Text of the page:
AFTER LONG SILENCE

A MEMOIR

A deeply moving family memoir largely about the author’s parents, Holocaust survivors who, like Madeleine Albright’s parents, passed as European refugees to America and brought up their children as largely unpracticing Christians—Catholics, in this case. Fremont’s is in part the tale of two pairs of sisters: first, her aunt’s and her mother’s desperate attempts to survive the Holocaust in part by passing as Catholic Ukrainians, in part by intermarrying (to an Italian count in her aunt’s case) or converting and finally by a kind of willed amnesia in their postwar homes, in America and Italy. Secondly, there is the account of the extensive and successful detective work undertaken by Fremont and her sister to uncover the hidden past. She also explores the more difficult efforts to pierce her mother’s and aunt’s resistance to looking at the unspeakable horrors they had experienced. Equally graphic and moving is the parallel account of Fremont’s father, who miraculously survived six particularly brutal and harrowing years in the Siberian Gulag during and after the Holocaust. Finally, she writes about how her parents’ penchant for silence and secrecy lent an undertone of sadness and unreality to their and their daughters’ otherwise normal and happy lives in the US. In unearthing and reimagining her family’s history, in part through the testimony of her parents’ relatives and friends, in part through historical documents, Fremont describes herself as feeling “like an archeologist dusting layers of sand from ancient rooms.” She has a disconcerting tendency sometimes to veer too abruptly between the past and the present, though this also is understandable, for her memoir concerns how family secrets affect and distort individual lives and family dynamics. But Fremont is an immensely gifted writer who has vividly reconstructed a sensitive and memorable family saga of terror, hiding, and passing, as well as of personal imperatives over two generations around both casting off and confronting the past. (Author tour; radio satellite tour)

Pub Date: Feb. 12, 1999

ISBN: 0-385-33369-2

Page Count: 368

Publisher: Delacorte

Review Posted Online: May 20, 2010

Kirkus Reviews Issue: Jan. 1, 1999

Did you like this book?

No Comments Yet

If the authors are serious, this is a silly, distasteful book. If they are not, it’s a brilliant satire.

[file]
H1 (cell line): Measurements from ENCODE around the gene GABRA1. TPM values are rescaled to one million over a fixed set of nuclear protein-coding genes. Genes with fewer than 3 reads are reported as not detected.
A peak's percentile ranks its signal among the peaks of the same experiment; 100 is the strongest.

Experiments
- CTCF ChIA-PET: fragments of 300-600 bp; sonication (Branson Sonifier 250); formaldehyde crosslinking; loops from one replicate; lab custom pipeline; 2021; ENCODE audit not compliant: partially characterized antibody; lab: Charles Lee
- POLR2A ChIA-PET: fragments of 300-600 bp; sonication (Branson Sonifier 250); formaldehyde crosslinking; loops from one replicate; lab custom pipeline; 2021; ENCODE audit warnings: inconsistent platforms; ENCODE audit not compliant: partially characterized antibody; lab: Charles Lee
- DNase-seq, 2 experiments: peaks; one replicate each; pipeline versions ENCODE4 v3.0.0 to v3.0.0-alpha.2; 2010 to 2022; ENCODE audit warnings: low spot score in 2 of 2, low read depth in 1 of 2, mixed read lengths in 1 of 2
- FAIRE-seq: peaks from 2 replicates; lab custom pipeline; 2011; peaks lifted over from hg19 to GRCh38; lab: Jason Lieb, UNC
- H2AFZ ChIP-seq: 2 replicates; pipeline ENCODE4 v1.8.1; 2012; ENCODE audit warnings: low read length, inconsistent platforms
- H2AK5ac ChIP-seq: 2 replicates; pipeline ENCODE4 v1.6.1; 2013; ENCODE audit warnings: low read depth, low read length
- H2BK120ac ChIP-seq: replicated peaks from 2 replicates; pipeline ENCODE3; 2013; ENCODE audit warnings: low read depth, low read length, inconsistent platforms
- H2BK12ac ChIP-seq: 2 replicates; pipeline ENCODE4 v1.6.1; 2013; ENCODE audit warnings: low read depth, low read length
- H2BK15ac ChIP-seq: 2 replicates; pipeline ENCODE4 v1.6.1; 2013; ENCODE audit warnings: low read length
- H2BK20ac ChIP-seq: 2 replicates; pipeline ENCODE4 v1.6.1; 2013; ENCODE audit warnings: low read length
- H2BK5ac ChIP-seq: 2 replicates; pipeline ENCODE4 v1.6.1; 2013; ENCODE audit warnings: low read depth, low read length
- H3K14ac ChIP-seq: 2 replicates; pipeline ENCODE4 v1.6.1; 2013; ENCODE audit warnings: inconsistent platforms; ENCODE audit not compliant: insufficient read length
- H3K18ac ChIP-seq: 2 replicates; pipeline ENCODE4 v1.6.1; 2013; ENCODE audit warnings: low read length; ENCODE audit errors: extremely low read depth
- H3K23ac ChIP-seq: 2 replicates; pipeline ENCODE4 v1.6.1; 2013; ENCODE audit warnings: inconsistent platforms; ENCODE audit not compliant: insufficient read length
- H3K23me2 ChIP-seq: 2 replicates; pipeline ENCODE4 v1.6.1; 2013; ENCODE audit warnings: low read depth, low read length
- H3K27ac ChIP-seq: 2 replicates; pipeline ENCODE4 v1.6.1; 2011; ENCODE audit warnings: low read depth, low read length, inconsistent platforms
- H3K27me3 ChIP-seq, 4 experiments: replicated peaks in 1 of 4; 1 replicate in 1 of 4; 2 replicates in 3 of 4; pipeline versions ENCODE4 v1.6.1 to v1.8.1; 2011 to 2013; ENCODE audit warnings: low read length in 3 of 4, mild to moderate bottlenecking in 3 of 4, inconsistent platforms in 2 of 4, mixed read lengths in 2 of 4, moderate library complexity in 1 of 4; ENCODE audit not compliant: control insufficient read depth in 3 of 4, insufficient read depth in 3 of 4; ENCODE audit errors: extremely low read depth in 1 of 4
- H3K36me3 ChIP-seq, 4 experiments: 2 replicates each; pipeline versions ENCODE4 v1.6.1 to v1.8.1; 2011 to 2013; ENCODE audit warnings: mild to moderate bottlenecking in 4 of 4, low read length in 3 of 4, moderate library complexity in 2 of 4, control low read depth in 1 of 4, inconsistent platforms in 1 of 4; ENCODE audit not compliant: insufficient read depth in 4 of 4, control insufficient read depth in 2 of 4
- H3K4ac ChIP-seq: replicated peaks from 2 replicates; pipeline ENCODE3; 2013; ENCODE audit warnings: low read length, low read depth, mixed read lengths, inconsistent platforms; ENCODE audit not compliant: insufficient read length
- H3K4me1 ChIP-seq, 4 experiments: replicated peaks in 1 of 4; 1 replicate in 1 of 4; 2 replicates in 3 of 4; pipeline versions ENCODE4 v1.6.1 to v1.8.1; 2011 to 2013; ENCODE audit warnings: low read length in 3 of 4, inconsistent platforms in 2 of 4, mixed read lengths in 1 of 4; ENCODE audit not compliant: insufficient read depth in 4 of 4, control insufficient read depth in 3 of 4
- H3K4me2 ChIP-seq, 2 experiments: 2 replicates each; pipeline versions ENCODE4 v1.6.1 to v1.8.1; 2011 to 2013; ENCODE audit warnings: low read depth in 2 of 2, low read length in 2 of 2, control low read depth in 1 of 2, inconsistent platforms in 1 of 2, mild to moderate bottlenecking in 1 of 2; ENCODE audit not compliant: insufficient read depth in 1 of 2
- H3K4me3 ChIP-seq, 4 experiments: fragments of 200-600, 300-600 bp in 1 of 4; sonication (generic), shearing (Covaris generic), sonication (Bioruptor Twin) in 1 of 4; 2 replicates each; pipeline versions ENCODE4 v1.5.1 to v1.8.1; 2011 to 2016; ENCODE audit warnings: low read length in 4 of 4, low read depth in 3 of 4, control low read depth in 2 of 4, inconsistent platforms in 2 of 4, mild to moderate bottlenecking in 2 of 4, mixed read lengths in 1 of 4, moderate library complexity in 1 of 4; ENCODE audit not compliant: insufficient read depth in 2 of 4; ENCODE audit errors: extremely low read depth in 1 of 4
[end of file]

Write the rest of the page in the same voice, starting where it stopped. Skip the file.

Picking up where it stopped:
THE 48 LAWS OF POWER

The authors have created a sort of anti-Book of Virtues in this encyclopedic compendium of the ways and means of power.

Everyone wants power and everyone is in a constant duplicitous game to gain more power at the expense of others, according to Greene, a screenwriter and former editor at Esquire (Elffers, a book packager, designed the volume, with its attractive marginalia). We live today as courtiers once did in royal courts: we must appear civil while attempting to crush all those around us. This power game can be played well or poorly, and in these 48 laws culled from the history and wisdom of the world’s greatest power players are the rules that must be followed to win. These laws boil down to being as ruthless, selfish, manipulative, and deceitful as possible. Each law, however, gets its own chapter: “Conceal Your Intentions,” “Always Say Less Than Necessary,” “Pose as a Friend, Work as a Spy,” and so on. Each chapter is conveniently broken down into sections on what happened to those who transgressed or observed the particular law, the key elements in this law, and ways to defensively reverse this law when it’s used against you. Quotations in the margins amplify the lesson being taught. While compelling in the way an auto accident might be, the book is simply nonsense. Rules often contradict each other. We are told, for instance, to “be conspicuous at all cost,” then told to “behave like others.” More seriously, Greene never really defines “power,” and he merely asserts, rather than offers evidence for, the Hobbesian world of all against all in which he insists we live. The world may be like this at times, but often it isn’t. To ask why this is so would be a far more useful project.

If the authors are serious, this is a silly, distasteful book. If they are not, it’s a brilliant satire.

Pub Date: Sept. 1, 1998

ISBN: 0-670-88146-5

Page Count: 430

Publisher: Viking

Review Posted Online: May 20, 2010

Kirkus Reviews Issue: July 15, 1998

Did you like this book?

The author's youthfulness helps to assure the inevitable comparison with the Anne Frank diary although over and above the...

NIGHT

Elie Wiesel spent his early years in a small Transylvanian town as one of four children. 

He was the only one of the family to survive what Francois Maurois, in his introduction, calls the "human holocaust" of the persecution of the Jews, which began with the restrictions, the singularization of the yellow star, the enclosure within the ghetto, and went on to the mass deportations to the ovens of Auschwitz and Buchenwald. There are unforgettable and horrifying scenes here in this spare and sombre memoir of this experience of the hanging of a child, of his first farewell with his father who leaves him an inheritance of a knife and a spoon, and of his last goodbye at Buchenwald his father's corpse is already cold let alone the long months of survival under unconscionable conditions. 

The author's youthfulness helps to assure the inevitable comparison with the Anne Frank diary although over and above the sphere of suffering shared, and in this case extended to the death march itself, there is no spiritual or emotional legacy here to offset any reader reluctance.

Pub Date: Jan. 16, 2006

ISBN: 0374500010

Page Count: 120

Publisher: Hill & Wang

Review Posted Online: Oct. 7, 2011

Kirkus Reviews Issue: Jan. 15, 2006

Did you like this book?

more